Reimagining Progressivism: New Approaches to an Evolving Movement
Society for Historians of the Gilded Age and Progressive Era 2
The historiography of the early-twentieth-century American progressive movement is one forged in disagreement. In the six decades since the publication of Richard Hofstadter’s 1954 classic The Age of Reform, uncertainty over the nature of progressivism has been the only constant in a continually-evolving literature. Were the progressives advocates of an ordered society or supporters of radical change? Were they socially and racially progressive in the modern sense, or did they endorse segregation and inequality? Were their dominant values upper-class, middle-class, or lower-class? Was their foreign policy militarist, internationalist, or pacifist? Generations of historians have sought to prove each of these claims, but consensus remains elusive. In 1970, Peter Filene declared that the very concept of a “progressive movement” was misleading and should be abandoned, but Filene’s suggestion has only spurred subsequent scholars to redouble their investigative efforts.
This panel brings together four historians whose work expands the debate over progressivism in new and innovative directions. Jay Driskell argues that the political dynamics of late nineteenth century urbanization contained within it the seeds of both Jim Crow and interracial democracy; he identifies in 1880s Jacksonville, Florida both a bona fide, if brief, interracial progressive coalition and a sharp contest between white and black progressives over the future of the city. Jeremy C. Young uses insights from religious history and the history of emotions to analyze progressivism’s primary political vehicle, the 1912 Progressive Party, as a charismatic movement. Drawing on her research into 1910s and 1920s film censorship, Jennifer Fronc suggests that progressivism played a key role in the rise of the coercive state and the twentieth-century conservative movement. Michael Kazin, whose seminal writings on turn-of-the-century political movements have helped to define the historiography of this period, will chair the panel and provide a concluding comment.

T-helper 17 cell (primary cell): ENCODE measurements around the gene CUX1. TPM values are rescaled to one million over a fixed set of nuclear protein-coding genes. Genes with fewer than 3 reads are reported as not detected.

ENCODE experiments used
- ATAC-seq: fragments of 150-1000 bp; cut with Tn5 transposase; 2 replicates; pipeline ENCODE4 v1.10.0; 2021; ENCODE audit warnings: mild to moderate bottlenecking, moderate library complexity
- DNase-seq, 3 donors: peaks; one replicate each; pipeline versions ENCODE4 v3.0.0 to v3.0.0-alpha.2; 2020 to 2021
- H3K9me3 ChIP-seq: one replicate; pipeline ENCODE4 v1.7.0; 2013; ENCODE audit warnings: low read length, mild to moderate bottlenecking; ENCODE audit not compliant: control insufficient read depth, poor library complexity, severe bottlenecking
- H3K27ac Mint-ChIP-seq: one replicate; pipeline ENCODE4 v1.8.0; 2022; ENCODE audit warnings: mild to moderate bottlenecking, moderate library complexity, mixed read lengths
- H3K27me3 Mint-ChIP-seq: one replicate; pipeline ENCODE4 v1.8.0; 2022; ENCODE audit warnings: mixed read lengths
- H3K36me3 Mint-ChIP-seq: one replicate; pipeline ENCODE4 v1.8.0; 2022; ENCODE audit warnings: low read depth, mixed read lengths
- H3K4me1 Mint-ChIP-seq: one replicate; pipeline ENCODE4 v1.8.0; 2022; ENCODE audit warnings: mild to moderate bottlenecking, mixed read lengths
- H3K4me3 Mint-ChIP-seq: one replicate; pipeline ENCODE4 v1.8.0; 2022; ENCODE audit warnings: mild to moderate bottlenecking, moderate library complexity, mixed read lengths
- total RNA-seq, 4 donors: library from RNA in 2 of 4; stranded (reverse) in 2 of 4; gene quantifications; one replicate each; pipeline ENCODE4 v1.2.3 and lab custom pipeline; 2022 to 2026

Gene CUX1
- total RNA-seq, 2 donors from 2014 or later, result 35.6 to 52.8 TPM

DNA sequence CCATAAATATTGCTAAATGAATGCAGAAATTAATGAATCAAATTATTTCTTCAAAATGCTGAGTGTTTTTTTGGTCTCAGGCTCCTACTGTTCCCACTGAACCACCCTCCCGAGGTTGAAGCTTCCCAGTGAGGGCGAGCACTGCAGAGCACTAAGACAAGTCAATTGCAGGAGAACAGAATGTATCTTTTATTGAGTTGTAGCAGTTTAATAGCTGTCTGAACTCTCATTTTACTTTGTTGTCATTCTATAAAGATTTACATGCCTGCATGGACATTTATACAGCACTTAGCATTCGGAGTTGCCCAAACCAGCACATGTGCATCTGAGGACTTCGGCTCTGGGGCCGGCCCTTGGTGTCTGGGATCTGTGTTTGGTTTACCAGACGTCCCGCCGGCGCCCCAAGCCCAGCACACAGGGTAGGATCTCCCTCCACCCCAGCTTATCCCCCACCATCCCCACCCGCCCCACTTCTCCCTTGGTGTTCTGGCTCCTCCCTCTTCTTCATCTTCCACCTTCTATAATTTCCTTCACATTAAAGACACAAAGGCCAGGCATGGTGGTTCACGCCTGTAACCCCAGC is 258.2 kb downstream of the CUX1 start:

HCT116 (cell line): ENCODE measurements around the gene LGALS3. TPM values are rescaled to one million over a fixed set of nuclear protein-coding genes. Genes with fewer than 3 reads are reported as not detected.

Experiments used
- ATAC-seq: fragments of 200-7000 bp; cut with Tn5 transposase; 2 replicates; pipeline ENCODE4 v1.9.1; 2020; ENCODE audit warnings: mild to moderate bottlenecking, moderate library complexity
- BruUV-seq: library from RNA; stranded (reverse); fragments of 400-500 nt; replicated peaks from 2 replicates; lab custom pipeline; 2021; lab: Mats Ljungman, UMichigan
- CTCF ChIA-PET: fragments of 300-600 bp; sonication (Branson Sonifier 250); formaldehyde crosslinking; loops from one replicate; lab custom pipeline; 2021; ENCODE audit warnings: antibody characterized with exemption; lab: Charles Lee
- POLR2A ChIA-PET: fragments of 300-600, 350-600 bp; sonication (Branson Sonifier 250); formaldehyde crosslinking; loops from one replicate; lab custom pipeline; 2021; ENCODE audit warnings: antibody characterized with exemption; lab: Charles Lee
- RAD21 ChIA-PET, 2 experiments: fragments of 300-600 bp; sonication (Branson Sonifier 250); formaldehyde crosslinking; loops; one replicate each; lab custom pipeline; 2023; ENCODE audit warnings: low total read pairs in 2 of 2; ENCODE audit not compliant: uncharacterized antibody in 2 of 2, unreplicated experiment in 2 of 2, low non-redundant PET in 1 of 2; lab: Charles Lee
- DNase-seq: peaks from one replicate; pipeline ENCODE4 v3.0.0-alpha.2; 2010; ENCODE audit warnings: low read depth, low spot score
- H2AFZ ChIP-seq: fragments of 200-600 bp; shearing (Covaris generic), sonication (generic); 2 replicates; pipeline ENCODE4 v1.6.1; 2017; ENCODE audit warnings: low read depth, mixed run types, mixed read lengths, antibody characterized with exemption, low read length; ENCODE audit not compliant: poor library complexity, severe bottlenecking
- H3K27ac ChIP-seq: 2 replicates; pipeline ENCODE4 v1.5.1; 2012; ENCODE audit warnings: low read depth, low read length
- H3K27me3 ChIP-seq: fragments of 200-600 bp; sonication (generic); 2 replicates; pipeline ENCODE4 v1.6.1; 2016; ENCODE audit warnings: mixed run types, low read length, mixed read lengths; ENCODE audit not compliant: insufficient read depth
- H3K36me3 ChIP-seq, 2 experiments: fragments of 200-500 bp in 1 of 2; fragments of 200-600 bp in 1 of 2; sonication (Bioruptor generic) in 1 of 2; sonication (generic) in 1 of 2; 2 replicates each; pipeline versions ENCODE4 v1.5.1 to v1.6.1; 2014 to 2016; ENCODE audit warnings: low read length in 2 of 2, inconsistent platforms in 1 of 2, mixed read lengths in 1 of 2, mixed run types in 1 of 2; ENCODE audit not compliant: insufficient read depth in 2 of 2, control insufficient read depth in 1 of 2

In keeping with the theme of this year’s conference, the panel participants themselves differ with one another, as well as with previous historians of progressivism, in their interpretations of the progressive period. Fronc seeks to replace the “Progressive Era” label itself with a new designation of “Constructive Era” in order to suggest the period’s role in the formation of the modern state. For Young, progressivism was more a political style than an ideology; his paper argues that rhetorical strategies and emotional bonds largely defined the progressive movement and determined the success or failure of its policy goals. Driskell complicates traditional interpretations of progressivism by suggesting that progressives’ willingness to work across racial lines differed according to time, place, and circumstance.